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Naldemedine a potential treatment for opioid-induced constipation

Roshini Claire Anthony
15 days ago

A once-daily dose of naldemedine improved opioid-induced constipation in adults with chronic noncancer pain, according to results from the phase III COMPOSE-1 and COMPOSE-2* trials.

Patients (mean age 53 and 54 years in the COMPOSE-1 and COMPOSE-2 trials, respectively) on a stable opioid regimen for chronic noncancer pain (≥30 mg equivalent of oral morphine daily for ≥1 month prior to screening) and not using laxatives were randomized to receive oral naldemedine (0.2 mg, n=274 [COMPOSE-1] and n=277 [COMPOSE-2]) or placebo (n=273 [COMPOSE-1] and n=276 [COMPOSE-2]) once a day for 12 weeks.

The primary endpoint was the proportion of patients having ≥3 spontaneous bowel movements (SBMs) per week, with an increase of ≥1 SBM per week from baseline for ≥9 weeks and ≥3 of the last 4 weeks of the treatment period.

Compared with placebo, more patients on naldemedine met the primary endpoint in both the COMPOSE-1 (47.6 percent vs 34.6 percent, difference 13 percent, 95 percent confidence interval [CI], 4.8–21.3 percent; p=0.002) and COMPOSE-2 trials (52.5 percent vs 33.6 percent, difference 18.9 percent, 95 percent CI, 10.8–27.0 percent; p<0.0001). [Lancet Gastroenterol Hepatol 2017;doi:10.1016/S2468-1253(17)30105-X]

There was a greater increase in mean SBM frequency per week between baseline and the last 2 weeks of treatment in the naldemedine vs placebo groups in both trials (3.42 vs 2.12 in COMPOSE-1 and 3.56 vs 2.16 in COMPOSE-2; p<0.0001 for both trials).

Adverse event (AE) incidence was comparable between naldemedine and placebo in both COMPOSE-1 (49 percent vs 45 percent) and COMPOSE-2 (50 percent vs 48 percent).

Incidence of treatment-related AEs was higher among patients on naldemedine compared with placebo (22 percent vs 17 percent [COMPOSE-1] and 20 percent vs 11 percent [COMPOSE-2]), driven primarily by the higher incidence of gastrointestinal disorders in individuals on naldemedine compared with placebo (15 percent vs 7 percent [COMPOSE-1] and 16 percent vs 7 percent [COMPOSE-2]).

The most frequent AE among patients on naldemedine compared with placebo were diarrhoea (7 percent vs 3 percent [COMPOSE-1] and 9 percent vs 2 percent [COMPOSE-2]) and abdominal pain (6 percent vs 2 percent [COMPOSE-1] and 5 percent vs 1 percent [COMPOSE-2]). One patient on naldemedine in COMPOSE-1 and one patient on placebo in COMPOSE-2 had a major adverse cardiovascular event.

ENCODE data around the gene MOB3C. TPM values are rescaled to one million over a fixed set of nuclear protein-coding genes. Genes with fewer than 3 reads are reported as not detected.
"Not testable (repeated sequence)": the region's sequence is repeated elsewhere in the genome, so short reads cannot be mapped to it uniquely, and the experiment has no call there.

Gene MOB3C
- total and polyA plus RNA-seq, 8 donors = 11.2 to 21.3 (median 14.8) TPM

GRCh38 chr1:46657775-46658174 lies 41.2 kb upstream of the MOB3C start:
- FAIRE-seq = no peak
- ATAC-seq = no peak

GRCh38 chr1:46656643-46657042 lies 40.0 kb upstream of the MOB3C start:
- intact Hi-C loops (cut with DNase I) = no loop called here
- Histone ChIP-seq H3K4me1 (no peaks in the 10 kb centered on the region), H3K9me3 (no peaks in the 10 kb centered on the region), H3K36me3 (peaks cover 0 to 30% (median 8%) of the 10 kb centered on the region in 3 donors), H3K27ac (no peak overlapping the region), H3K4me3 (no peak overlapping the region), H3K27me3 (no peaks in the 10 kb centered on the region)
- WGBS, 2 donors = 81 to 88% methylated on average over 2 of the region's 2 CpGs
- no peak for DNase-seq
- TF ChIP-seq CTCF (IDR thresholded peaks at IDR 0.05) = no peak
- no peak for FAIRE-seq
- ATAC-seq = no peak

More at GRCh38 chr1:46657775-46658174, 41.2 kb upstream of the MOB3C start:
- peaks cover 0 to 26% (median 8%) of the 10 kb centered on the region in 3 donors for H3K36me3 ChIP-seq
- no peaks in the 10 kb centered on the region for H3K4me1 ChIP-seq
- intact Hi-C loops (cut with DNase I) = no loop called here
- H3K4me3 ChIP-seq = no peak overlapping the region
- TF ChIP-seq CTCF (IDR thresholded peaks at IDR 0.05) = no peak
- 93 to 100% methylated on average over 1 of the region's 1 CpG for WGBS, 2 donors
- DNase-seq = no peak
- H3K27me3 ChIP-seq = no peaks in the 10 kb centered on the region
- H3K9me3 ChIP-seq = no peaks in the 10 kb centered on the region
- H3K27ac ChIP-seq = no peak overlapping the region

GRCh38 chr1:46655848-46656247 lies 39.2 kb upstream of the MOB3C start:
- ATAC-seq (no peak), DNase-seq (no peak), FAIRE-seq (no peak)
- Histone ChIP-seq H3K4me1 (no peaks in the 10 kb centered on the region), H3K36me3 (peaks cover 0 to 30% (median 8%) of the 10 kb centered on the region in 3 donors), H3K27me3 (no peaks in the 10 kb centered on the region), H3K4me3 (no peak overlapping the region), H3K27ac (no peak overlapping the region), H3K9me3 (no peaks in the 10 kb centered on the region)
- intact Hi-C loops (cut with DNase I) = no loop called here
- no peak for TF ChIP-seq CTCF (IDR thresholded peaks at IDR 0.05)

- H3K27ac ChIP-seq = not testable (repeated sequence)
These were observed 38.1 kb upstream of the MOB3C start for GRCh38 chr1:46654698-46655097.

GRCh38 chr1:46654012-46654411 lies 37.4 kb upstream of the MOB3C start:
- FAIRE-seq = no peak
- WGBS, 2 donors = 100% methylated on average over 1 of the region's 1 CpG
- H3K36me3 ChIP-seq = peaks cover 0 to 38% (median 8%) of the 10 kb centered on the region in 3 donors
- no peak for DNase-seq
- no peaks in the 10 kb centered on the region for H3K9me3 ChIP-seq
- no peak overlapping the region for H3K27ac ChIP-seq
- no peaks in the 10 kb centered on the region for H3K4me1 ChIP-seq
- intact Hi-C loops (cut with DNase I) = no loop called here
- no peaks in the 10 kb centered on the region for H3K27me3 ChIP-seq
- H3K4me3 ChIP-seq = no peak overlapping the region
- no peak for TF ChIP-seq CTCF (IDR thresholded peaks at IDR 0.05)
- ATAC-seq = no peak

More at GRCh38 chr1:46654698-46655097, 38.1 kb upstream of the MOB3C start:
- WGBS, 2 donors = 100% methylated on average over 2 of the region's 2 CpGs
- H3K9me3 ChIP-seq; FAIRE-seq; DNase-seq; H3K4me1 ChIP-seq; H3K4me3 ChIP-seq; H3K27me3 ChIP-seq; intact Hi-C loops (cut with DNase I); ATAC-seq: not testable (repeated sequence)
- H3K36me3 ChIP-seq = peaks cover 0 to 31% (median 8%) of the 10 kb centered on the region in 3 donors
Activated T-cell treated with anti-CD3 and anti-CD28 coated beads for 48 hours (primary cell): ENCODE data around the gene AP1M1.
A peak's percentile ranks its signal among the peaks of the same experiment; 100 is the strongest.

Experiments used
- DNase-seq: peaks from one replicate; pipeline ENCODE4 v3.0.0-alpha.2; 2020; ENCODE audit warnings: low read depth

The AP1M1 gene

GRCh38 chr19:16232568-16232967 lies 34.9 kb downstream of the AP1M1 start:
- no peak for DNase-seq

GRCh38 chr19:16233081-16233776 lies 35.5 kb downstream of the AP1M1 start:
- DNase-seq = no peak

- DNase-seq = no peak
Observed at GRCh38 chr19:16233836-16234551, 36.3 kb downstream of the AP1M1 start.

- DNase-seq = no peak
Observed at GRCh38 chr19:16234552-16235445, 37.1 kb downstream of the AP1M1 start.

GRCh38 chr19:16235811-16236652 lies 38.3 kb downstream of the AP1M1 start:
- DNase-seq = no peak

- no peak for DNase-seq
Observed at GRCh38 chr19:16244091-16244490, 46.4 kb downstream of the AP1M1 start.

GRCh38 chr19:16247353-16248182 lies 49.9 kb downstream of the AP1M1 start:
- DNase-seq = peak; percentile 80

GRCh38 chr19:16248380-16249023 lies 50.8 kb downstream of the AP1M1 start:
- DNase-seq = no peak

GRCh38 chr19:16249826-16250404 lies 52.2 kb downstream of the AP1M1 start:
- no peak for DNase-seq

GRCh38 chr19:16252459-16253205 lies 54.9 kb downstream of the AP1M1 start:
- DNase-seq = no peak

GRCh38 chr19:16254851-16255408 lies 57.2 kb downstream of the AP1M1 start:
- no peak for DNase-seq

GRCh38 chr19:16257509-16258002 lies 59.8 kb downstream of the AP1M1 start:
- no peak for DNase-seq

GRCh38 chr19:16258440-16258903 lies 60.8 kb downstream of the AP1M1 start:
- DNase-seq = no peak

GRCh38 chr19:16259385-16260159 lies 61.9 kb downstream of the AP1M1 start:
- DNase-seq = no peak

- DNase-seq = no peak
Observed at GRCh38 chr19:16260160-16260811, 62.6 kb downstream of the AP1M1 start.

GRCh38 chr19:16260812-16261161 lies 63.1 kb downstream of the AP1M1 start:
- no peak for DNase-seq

Study design prevented the researchers from determining if naldemedine was effective in treating both opioid-induced and opioid-exacerbated constipation, as well as whether naldemedine was superior to laxatives.

“Unlike many other opioid-related adverse effects, opioid-induced constipation does not subside over time,” said the researchers.

“Our data ... provide evidence that the use of a [peripherally acting µ-opioid receptor antagonist] for the treatment of opioid-induced constipation is a safe and effective therapeutic approach to reverse the most common and bothersome side effect of opioid use for patients with chronic noncancer pain,” they said.

 

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Most Read Articles
3 years ago

WHO (2012) estimates that around 450 million people suffer from mental illness, with one–in–four families having at least one member with a mental illness at any point in time. According to the Malaysian Mental Health Association, mental illness is often misunderstood. For centuries, it has been seen as either possession by evil spirits, a moral weakness or punishment from a higher being. Those suffering from mental illness are commonly perceived to be restless, violent and unpredictable.

one year ago
Orlistat, lorcaserin, naltrexone-bupropion, phentermine-topiramate, and liraglutide were effective in achieving weight loss among overweight and obese adults at 52 weeks, a recent study found. Phentermine-topiramate and liraglutide were associated with the highest odds of achieving at least 5 percent weight loss.
2 years ago
A study on participants from the Women's Health Initiative showed the dissociation between calcium/vitamin D supplementation and reduction in menopausal symptoms.
Elvira Manzano, one year ago
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